Political movement in the USA that combines numerous conservative or rightwing movements into a surprisingly cohesive whole. The Conservative Movement (CM) successfully established a dominant role in the Republican Party, and nearly all GOP officials are affiliated with it.
Members of the Conservative Movement are known as "movement conservatives."
In the USA, political parties themselves are very weak and nebulous; historically, they are not bound to any particular ideology or constituency. Instead, parties take their ideological guidance from movements, which endorse candidates based on their commitment to the goals of that particular movement. Movements also marshall fundraising and organizing networks, binding candidates to elected officials and to affiliated thinktanks. The CM is distinguished because it captured an entire party, and tied it to an emphatically rightwing ideology.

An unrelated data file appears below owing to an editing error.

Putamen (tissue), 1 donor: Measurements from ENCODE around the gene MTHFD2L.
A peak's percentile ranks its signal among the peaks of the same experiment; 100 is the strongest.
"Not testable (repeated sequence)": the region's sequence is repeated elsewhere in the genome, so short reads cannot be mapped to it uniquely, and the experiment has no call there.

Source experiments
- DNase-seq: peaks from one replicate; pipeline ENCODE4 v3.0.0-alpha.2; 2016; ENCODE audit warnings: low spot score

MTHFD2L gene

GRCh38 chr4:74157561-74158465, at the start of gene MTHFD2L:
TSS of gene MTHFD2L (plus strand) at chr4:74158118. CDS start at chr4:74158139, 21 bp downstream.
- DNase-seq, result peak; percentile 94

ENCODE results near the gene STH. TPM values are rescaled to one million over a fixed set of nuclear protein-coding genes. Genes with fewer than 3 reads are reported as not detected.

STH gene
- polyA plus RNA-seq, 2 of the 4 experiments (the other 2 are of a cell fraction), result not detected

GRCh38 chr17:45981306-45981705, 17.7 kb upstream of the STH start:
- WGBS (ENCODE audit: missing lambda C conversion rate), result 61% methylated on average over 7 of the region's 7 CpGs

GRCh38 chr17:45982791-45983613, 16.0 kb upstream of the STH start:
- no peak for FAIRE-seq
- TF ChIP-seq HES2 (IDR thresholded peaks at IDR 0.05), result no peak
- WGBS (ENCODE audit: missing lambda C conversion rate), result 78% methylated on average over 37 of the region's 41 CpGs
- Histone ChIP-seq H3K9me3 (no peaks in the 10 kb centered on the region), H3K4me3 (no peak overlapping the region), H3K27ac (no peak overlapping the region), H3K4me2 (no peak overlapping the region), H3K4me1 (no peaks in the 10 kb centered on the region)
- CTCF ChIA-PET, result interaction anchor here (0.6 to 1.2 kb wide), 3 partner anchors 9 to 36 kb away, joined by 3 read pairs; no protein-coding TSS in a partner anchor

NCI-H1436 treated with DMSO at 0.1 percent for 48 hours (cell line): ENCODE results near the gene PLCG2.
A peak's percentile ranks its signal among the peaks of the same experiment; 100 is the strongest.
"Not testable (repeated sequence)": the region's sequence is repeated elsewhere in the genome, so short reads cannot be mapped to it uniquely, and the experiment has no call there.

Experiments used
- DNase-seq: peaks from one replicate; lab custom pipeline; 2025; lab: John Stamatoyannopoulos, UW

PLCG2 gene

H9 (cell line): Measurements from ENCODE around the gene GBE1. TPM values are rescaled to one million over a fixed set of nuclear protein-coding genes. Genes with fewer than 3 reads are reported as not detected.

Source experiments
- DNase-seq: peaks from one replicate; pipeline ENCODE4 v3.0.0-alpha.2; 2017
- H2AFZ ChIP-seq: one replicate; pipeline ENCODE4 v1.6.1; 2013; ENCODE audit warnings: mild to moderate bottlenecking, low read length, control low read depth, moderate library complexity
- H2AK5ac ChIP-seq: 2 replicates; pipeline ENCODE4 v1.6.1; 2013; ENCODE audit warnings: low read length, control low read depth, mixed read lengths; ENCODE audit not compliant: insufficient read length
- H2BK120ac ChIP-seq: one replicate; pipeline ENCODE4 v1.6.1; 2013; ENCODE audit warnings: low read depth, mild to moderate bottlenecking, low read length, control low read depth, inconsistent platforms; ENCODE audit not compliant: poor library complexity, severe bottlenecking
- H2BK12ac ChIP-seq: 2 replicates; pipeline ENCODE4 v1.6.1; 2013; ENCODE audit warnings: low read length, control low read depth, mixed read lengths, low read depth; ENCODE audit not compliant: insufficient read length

The three components of the CM are the neoconservatives (neocons), religious right (theocons, "Moral Majority"), and the AEI-affiliated business conservatives (money cons).
More important, conservatives who embraced conspiratorial thinking shared a sufficient set of complaints, assumptions, and common enemies that united them with their more "respectable" cohorts in one movement. They swam in the same ideological waters as the broader conservative movement... and. above all, participated in building one mobilization out of their common grievances against American liberalism.
Lisa McGirr, *Suburban Warriors* (2002)
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